Mocking the MOOCs
MOOC is one of the new terms that occupy many higher learning institutions these days. Rectors, Presidents or Vice-Chancellors, leaders of higher education in general, are all of a sudden all set for the target: we also want to provide courses for the “MOOC”. The conservative Norwegian newspaper “Aftenposten” claimed recently that the MOOCs will revolutionize higher education, and will alter “the ways we learn” in fundamental ways. The Norwegian Ministry of Education has established an expert group to monitor the development of MOOCs and the consequences for national higher education systems. The reactions sway between exhilaration and “moral panic”. Many positive reactions reflect what Thomas Alva Edison hoped for a century ago, by predicting that learning was now liberated from the institutions and offered entirely via film and radio. The moral panic is a sentiment held by those who think that higher education institutions also have an obligation to maintain national cultures of science and humanities. Leaving teaching to MIT, Open University or whoever wants to claim the turf of teaching a topic, is a challenge to the established higher education policies. The global market of science, communication, publishing and library service is already vastly dominated by the English speaking academia.
The MOOCs are so far predominantly a phenomenon from this cultural area, and will add to the cultural dominance that is already so strong. In this respect I subscribe to a moral panic. On the other hand one might ask, what is truly new to the “MOOC”? Not much, in my view, except a different way of organizing, financing and marketing content and processes which are as old as correspondence schools. The technological wrapping is redesigned and offered in an importantly different context: “open access”. This tantalizing concept clouds the fact that teaching in higher education is situated in local cultural contexts, and is, as always, problematic to recontextualize.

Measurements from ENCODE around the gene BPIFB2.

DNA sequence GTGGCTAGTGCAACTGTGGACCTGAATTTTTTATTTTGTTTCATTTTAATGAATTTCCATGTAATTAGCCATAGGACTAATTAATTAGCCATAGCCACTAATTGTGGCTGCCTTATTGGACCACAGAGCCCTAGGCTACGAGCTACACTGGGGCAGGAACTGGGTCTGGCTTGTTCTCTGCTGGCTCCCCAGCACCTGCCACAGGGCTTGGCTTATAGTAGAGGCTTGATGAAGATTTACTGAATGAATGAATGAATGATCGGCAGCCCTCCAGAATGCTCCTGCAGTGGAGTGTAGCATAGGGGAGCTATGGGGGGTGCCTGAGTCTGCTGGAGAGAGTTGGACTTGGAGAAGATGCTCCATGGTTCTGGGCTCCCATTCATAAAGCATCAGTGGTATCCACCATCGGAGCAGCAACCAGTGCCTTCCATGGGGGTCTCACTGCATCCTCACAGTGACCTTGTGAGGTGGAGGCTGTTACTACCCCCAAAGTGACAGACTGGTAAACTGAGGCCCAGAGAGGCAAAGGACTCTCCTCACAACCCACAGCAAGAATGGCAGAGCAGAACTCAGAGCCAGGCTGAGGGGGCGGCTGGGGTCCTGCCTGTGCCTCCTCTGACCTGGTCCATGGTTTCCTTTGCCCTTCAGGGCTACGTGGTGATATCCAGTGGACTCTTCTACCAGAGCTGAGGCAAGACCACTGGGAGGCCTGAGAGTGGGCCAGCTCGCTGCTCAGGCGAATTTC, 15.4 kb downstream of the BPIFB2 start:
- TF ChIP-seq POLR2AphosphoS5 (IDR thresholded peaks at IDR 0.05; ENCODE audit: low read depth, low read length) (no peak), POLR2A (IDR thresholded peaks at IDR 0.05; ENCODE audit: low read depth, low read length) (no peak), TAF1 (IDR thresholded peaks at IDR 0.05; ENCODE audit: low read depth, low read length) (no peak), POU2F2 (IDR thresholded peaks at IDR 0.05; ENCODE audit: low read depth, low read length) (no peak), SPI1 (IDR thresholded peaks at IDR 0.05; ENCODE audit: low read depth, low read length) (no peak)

The first article in this issue is titled “From Classroom to Digital Arena in Seeking Higher-level Learning: Student Experience” and is written by dr. Mark Brown of The Department of Communication, Culture and Languages, BI Norwegian Business School in Oslo. In the article he acknowledges the vast influences distance-learning has had on the area of introducing digital technologies in higher education. The article reports some results from a teaching project in which they moved a mid-level learning process out of the classroom and into a digital learning environment in order to free up teaching time for higher-level learning. The findings demonstrate that students respond very positively to such reflective learning opportunities.
In the paper “Challenges with social software for collaboration: Two case studies from teacher training” a collective of authors from the Faculty of Philosophy at the University of Eastern Finland, Teemu Valtonen, Sari Havo-Nuutinen, Patrick Dillon, Sini Kontkanen, Mikko Vesisenaho and Susanne Pöntinen offer us insights into which challenges with collaborative learning one meets when using social software. It reports two case studies conducted in a teacher training department. Although the case studies were concerned with providing teacher students with inspiring and motivating experiences of using ICT in pedagogically meaningful ways, the research design was set up so that challenges could be identified and investigated. It turned out that the presumed added value of interaction and collaboration was poorly recognised.
In the last article, Ragnhild Nilsen and Line Lundvoll Nilsen, of The University of Tromsø, write about their project on “Interdisciplinary professional education (IPE)”. The title, “Interprofessional Participation and Reflection in a Digital Network” introduces us to how teaching with digital tools allows collaborative learning to take place. Their methods supported collective reflection and increased professional understanding. The digital network allowed students from different health science programmes to draw on each other’s knowledge and expertise. The authors suggest that their findings are relevant for the development of reflection and professional understanding among health science students, as they show how students discuss and seek solutions to complex challenges in the practice.
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